Off the top of my head I would say some examples include Singer, Yenko, and for the most part period modified and upgraded Hakosuka and Kenmeri Skylines sell for more than unmodified versions.
Modern Jeep and other bro-dozers with lifts and winches seem to sell for more than stock versions of the same vehicle. Dealer installed stuff like that might be considered one-offs, though there are thousands of them and they are all essentially the same.
I’m pretty sure a 1957 Coachbuilt Rometch VW Beetle convertible would hold it’s value better than stock.
So much potential scamminess here. In the ads they compare it to a Clenet, and then claim a link (somehow) between this car and the Mercedes 450 SL and a Rolls-Royce Corniche. What’s the linkage? That they’re all automobiles?
I like the fact that this will become an appreciating asset that is also an exotic sports car (once it leaves their factory) AND it’s also “fuel economic” (sic). I can’t imagine it getting any better…
But wait, there’s more! My favorite claim in the ad is that owning the Seville Roadster will provide “infinite satisfaction”. Now that’s something you don’t hear everyday!
Will leasing it provide some kind of satisfaction? How about if I rent it for a week?
That cocaine is a powerful drug…
And making it smaller also apparently makes it safer, and reinforcing the quarter panels “approximates” the original structural integrity. Toss in the promise that it will be worth more in the future and we have one of the biggest examples of advertising lies I have ever seen. A proper ad that was truthful would say “If you buy this, for a couple years people might think you are rich. You may meet more women, if you want to meet gold diggers. And it will get you more attention than similar current luxury cars. Either don’t drive it much or get rid of it in a few years cause it’s going to wiggle in a bit. But here it is, if you want it.”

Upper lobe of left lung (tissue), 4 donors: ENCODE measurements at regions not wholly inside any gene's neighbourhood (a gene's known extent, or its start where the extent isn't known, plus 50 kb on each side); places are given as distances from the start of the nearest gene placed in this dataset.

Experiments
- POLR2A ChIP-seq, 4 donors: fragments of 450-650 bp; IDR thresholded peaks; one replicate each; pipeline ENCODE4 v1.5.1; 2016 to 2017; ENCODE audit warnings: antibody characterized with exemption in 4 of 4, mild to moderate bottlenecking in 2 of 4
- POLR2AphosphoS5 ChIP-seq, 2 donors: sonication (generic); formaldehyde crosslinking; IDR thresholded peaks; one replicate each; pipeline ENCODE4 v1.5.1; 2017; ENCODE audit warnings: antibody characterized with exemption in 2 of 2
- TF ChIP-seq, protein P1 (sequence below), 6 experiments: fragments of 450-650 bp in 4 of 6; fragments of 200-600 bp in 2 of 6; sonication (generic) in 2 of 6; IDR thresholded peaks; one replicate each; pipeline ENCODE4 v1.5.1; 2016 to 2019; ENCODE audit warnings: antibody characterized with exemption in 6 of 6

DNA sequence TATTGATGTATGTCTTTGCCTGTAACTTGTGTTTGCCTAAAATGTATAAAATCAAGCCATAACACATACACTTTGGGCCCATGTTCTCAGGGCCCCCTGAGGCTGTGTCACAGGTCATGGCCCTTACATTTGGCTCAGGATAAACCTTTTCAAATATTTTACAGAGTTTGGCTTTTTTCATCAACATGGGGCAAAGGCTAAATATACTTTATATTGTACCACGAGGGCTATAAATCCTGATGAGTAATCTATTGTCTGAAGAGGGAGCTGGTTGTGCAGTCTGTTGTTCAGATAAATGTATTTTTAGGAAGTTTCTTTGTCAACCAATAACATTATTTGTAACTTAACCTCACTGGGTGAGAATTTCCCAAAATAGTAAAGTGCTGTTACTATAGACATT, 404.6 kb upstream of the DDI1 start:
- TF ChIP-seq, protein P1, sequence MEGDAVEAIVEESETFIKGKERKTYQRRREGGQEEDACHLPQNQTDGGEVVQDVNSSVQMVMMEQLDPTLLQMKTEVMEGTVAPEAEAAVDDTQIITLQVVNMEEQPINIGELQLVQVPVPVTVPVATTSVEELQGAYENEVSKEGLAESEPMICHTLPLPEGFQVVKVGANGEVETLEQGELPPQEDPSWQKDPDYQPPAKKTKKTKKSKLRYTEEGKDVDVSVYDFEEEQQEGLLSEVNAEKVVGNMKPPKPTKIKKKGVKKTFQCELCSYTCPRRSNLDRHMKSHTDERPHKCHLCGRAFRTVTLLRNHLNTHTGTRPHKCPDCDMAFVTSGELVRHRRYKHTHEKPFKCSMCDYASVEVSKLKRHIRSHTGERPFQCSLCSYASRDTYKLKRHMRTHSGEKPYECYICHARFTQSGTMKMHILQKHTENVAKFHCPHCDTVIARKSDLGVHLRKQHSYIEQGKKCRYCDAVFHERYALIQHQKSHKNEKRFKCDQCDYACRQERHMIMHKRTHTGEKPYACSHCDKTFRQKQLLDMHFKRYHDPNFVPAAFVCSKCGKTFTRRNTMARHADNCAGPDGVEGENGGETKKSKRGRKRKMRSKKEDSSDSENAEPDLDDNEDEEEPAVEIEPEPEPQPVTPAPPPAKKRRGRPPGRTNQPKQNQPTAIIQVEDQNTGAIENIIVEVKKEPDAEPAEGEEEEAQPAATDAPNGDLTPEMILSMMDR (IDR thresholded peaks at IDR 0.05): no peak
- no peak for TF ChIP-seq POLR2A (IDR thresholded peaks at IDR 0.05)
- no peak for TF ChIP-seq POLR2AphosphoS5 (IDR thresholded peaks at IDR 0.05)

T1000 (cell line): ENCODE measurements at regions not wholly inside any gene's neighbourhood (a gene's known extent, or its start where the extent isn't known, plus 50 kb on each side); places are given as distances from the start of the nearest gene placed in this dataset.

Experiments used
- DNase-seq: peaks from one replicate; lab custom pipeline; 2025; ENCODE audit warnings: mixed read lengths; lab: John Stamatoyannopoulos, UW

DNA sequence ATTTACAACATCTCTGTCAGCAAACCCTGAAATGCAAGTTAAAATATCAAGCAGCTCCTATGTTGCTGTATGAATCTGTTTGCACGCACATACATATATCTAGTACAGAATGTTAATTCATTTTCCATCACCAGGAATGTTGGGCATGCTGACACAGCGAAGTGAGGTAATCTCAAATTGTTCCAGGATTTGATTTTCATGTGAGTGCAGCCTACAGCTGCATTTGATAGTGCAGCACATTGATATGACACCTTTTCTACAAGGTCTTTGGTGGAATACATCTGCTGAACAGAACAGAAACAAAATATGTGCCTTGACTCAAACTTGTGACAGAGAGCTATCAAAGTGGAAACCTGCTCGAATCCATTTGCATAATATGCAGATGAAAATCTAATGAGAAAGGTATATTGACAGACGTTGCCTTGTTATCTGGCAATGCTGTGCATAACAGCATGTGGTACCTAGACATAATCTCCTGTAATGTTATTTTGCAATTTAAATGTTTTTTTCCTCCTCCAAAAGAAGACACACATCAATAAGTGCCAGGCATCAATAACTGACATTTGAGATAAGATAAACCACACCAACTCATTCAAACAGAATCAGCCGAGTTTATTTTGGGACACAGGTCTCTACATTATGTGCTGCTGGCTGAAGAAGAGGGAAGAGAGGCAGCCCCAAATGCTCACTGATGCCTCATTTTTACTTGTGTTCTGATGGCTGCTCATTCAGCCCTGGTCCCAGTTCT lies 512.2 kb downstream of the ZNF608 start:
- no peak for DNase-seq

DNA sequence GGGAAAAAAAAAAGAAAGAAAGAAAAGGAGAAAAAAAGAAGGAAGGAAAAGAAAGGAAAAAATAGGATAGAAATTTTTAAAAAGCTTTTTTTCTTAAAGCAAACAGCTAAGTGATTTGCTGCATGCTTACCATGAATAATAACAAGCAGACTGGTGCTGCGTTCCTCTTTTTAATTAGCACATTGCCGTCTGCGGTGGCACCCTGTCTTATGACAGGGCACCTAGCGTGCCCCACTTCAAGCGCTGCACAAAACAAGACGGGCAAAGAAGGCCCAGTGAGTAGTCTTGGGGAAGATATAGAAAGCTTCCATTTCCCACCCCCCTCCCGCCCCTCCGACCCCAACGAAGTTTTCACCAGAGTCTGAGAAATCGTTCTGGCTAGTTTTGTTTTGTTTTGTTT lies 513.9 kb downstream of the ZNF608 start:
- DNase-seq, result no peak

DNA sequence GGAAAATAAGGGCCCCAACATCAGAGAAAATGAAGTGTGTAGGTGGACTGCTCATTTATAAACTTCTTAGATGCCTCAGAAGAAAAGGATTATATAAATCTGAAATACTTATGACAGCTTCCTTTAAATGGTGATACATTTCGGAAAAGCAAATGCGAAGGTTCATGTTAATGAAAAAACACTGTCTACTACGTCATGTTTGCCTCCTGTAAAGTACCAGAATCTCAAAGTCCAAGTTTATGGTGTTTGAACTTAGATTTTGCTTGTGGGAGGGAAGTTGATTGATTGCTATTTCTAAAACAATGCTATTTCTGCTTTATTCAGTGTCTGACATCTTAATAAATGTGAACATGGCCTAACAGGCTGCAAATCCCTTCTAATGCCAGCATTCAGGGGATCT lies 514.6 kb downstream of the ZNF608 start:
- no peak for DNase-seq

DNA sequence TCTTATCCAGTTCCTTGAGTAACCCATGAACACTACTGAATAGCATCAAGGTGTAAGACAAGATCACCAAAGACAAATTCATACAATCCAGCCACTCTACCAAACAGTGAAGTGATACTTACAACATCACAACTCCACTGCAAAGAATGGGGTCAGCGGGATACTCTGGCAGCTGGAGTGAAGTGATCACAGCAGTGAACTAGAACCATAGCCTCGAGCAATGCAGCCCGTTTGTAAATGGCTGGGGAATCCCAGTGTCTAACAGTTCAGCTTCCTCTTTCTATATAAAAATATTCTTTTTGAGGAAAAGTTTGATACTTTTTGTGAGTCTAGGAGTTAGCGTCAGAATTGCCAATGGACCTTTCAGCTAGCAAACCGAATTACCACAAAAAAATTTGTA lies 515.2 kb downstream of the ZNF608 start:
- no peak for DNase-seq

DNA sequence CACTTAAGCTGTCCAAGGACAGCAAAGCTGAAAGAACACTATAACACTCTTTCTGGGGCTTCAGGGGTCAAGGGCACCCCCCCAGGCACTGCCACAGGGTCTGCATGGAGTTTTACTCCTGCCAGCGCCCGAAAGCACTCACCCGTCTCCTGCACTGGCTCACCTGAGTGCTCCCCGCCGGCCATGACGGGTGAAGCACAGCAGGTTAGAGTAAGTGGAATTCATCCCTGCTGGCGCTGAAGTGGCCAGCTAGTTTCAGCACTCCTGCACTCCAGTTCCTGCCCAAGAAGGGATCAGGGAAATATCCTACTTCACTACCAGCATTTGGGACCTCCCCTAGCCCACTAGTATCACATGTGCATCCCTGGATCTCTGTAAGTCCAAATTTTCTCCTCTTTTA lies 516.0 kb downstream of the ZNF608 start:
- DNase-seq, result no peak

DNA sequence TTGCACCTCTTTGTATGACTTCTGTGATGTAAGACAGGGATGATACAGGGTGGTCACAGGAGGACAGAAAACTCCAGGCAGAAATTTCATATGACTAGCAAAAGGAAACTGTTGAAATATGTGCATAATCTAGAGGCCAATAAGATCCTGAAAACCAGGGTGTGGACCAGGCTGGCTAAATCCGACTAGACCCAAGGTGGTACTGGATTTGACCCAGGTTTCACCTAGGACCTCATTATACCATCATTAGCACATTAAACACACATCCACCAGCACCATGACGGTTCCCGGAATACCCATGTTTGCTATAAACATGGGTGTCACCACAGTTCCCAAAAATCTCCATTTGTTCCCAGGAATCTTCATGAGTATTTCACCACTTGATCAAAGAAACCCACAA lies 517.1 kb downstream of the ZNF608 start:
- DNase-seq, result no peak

The top is awkward does it really need the old Chrysler toilet seat on the back, what youre really hoping for as an investment is someone in the future with zero taste to take it off your hands
Quick, fill the trunk with Beany Babies and Tulip Bulbs!!
Anyone else notice the “LeMans” badge below the Seville script on the front fender? What’s up with that?
They shorten it too much, and made work for themselves frame cutting, I’m not saying this would be great, but hear me out. The Seville owes much to the Nova, which shares a lot with the Camaro. By the 76 Seville debut, there were probably early third gen F bodies getting junked. Cut the Cadillac body to the length to fit the Camaro length, and use any parts from both cars to give the result long, coupe like doors. That’d have looked better than the stubby body with long overhangs they ended up with.
A concept covered here previously:
There were so many shops sawing and pawing at the poor SeVille. uhg
Along with saw blades, a good operator could’ve sold one shop’s “cut-offs” to another shop as ready-made extensions. lol
What a situation, to be saddled with a surplus of money and a shortage of good taste! Luckily for me, my lack of good taste is easily exceeded by my lack of money. It kind of keeps things in a good balance. This car is an abomination. Making the Seville into a four passenger convertible would have required superior craftsmanship and design, not just cutting in half behind the front doors. The San Remo was a much better effort.
This might have been worth spending the money.
+1 Yes, the Seville San Remo convertibles continue to be in demand and command significant prices. It was the correct method to coach-build a Seville convertible.
The proportions are perfect. These look entirely as if Cadillac had produced it.
If I had the money I would. Have seen one, and it was top notch.
They also had an… interesting coupe, too:
If cryptocurrency was a car.
What, no sidemounts?
A depreciated circa-1970 muscle car, would, of course be a much better long-term investment.
This came up with the factory ’76 Eldo “Last Convertibles”; fragmentation of the auto market had not yet gone through a full (human) generation yet, so there were some crossed signals of people who thought the modern equivalents of the cars people then in their career peak/empty nest years wanted when they were kids becoming the most desirable classic cars when it was the cars that the people who are kids *now* will want when *they* reach peak disposable income that will do that.
What about stretching the Seville instead of shortening it? I cannot find a picture of a 1st generation Seville limo but I have seen one.
Your email address will not be published. Required fields are marked *
Notify me of follow-up comments by email.
Notify me of new posts by email.
This site uses Akismet to reduce spam. Learn how your comment data is processed.
Copyright 2011 - 2021 Curbside Classics. All Rights Reserved.